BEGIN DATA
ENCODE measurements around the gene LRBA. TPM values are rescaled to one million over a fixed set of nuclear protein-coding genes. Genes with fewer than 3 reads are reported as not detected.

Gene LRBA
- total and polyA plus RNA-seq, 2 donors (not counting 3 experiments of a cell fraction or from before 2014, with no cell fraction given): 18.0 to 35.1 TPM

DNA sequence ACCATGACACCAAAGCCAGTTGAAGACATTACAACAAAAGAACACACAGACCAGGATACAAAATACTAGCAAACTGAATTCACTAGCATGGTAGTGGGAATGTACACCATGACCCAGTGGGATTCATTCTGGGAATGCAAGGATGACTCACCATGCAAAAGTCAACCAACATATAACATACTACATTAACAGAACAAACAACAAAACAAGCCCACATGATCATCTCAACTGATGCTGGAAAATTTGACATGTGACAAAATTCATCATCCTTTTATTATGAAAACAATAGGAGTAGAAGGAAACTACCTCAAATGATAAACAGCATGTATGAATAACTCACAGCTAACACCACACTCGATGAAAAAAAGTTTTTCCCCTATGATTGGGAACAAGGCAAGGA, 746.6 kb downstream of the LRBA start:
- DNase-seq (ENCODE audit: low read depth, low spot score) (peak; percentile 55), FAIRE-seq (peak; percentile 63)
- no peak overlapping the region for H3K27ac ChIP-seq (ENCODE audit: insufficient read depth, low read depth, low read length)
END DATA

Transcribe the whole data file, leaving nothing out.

ENCODE measurements around the gene LRBA. TPM values are rescaled to one million over a fixed set of nuclear protein-coding genes. Genes with fewer than 3 reads are reported as not detected.

Gene LRBA
- total and polyA plus RNA-seq, 2 donors (not counting 3 experiments of a cell fraction or from before 2014, with no cell fraction given): 18.0 to 35.1 TPM

DNA sequence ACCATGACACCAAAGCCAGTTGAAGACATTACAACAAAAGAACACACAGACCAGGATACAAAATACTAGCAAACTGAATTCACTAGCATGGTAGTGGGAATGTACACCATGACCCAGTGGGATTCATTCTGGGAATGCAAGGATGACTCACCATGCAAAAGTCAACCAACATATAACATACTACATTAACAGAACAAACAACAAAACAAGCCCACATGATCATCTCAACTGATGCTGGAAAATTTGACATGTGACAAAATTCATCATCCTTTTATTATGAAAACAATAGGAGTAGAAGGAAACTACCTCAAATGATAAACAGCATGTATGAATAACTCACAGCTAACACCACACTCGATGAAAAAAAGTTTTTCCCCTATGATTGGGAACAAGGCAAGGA, 746.6 kb downstream of the LRBA start:
- DNase-seq (ENCODE audit: low read depth, low spot score) (peak; percentile 55), FAIRE-seq (peak; percentile 63)
- no peak overlapping the region for H3K27ac ChIP-seq (ENCODE audit: insufficient read depth, low read depth, low read length)